Why do we let those who have stepped on to the podium as athletes, step away from the sport entirely when they retire? Why are next to none of them coaching? The main reason is there are no jobs in coaching athletics and sport coaching is not seen as a profession. This needs to change. Christian Malcolm, specialist coach of the London medal-winning relay teams, was a world-class athlete himself who has turned around the relay programme in recent years. UK women didn’t qualify a relay team in 2012, but then won Olympic bronze in Rio four years later. The men have just become world champions. This is not a coincidence.
Athletes who have won medals at global championships have almost always been coached by coaches who have coached other athletes to the rostrum. The athlete has not only benefited from 20-odd years of their own experience, but the experience of more than one world-class coach. In Christian’s case, Jock Anderson, Linford Christie, Dan Pfaff and Stuart McMillan. All brilliant coaches in their own right, so it’s no coincidence that Christian has turned the sprint relay teams into world-beaters considering the level of knowledge that he will have taken on board over the years.
Not all athletes would make exceptional coaches, and not all would want to coach. But for those who do, surely the sport should be prepared to invest in keeping great athletes within the system so that their knowledge is passed on to the next generation.
The sport also has to be sustainable; the athletics club system is not at present. Some clubs are already over-subscribed and more are likely to have waiting lists as kids are inspired to be the next Mo Farah or Laura Muir. What I would love to see is a paid coach in every club and a competent coach in every event – track and field. This would also enhance the experience at clubs so that athletics doesn’t lose talent to other sports. Gymnastics run profitable clubs that sustain themselves. We should be learning from them; we might also learn a thing or two from gymnastics at the performance end as well!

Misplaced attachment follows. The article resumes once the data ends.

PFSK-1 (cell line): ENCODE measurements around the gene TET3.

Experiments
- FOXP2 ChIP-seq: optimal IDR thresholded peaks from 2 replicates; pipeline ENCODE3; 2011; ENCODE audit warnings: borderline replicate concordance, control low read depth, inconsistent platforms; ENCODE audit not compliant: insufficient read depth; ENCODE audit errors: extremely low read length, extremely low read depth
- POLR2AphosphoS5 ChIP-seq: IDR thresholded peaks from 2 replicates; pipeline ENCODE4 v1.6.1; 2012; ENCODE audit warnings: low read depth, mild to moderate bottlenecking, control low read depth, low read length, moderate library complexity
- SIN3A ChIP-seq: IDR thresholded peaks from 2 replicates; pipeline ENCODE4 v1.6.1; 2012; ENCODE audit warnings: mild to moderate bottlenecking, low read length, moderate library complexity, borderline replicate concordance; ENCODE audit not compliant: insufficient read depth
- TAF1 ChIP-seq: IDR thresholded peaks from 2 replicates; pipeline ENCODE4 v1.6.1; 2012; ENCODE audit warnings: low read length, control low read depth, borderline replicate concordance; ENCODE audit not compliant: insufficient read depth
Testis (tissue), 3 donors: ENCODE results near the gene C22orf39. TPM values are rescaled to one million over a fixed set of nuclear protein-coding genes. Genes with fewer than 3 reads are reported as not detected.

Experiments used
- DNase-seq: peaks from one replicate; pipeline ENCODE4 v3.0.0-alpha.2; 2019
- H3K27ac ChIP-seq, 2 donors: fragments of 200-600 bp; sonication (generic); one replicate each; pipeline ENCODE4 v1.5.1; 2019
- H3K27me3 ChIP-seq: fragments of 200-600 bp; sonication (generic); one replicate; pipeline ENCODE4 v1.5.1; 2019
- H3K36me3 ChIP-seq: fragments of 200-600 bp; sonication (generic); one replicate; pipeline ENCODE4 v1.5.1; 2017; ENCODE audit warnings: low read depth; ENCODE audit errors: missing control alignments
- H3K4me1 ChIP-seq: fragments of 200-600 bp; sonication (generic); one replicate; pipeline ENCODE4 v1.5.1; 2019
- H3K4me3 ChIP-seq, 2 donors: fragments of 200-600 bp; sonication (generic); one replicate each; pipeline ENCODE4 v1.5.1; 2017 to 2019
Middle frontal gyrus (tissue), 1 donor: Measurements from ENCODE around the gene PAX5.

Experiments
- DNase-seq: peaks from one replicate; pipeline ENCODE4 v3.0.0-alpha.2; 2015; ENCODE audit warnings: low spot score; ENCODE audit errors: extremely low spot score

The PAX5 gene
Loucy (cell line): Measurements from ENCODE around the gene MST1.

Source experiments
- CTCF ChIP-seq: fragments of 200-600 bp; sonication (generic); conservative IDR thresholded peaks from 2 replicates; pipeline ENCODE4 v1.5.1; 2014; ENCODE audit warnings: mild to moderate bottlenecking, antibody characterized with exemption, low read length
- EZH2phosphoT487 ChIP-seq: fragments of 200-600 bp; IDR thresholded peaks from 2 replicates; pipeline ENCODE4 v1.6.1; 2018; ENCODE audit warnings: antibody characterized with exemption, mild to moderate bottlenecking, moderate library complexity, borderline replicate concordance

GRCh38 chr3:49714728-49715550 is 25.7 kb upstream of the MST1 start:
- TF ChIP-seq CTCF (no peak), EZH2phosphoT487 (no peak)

The governance of athletics in this country is also confusing to an outsider. The home countries are responsible for coaching, but the performance arm, British Athletics, is responsible for producing medals. But one can’t exist without the other. Each stakeholder needs to work together positively. We not only need more coaches to enhance the club system, but the calibre of coaches at every level needs to be improved in order to produce medals. The sport has invested in coaching for limited periods, bringing in world-class coaches to mentor the next generation. But such investment needs to be prolonged as investing in a world-class coach can produce numerous world-class athletes.
Athletics is based on the laws of physics, but these laws aren’t widely taught or known. This should start at grassroots level. If we can get kids in good mechanical positions, they’ll not only perform better and improve, but will be less likely to pick up injuries later on. It has always baffled me how as a funded athlete you can access a paid physio, massage therapist, nutritionist, biomechanist and physiologist, yet work with an unpaid coach. We would have to invest a lot less in medical support if we just invested a bit more in coach education.
British Athletics (and, in particular, Cherry Alexander, head of the organising committee for London 2017) should be praised for putting on the best World Championships, and getting a record number of people through the turnstiles. What the sport needs to do now is get a record number of athletes on to the medal rostrum. We only have ten to beat. A good first step would be to ask those that have done it before (coaches and athletes) how they did it. The knowledge is there, it just might not be working in the organisation right now.
ABOUT THE AUTHOR
Goldie Sayers, is a three-time Olympian, World and European Championship finalist and UK Javelin Champion for the past ten years. Goldie’s latest articles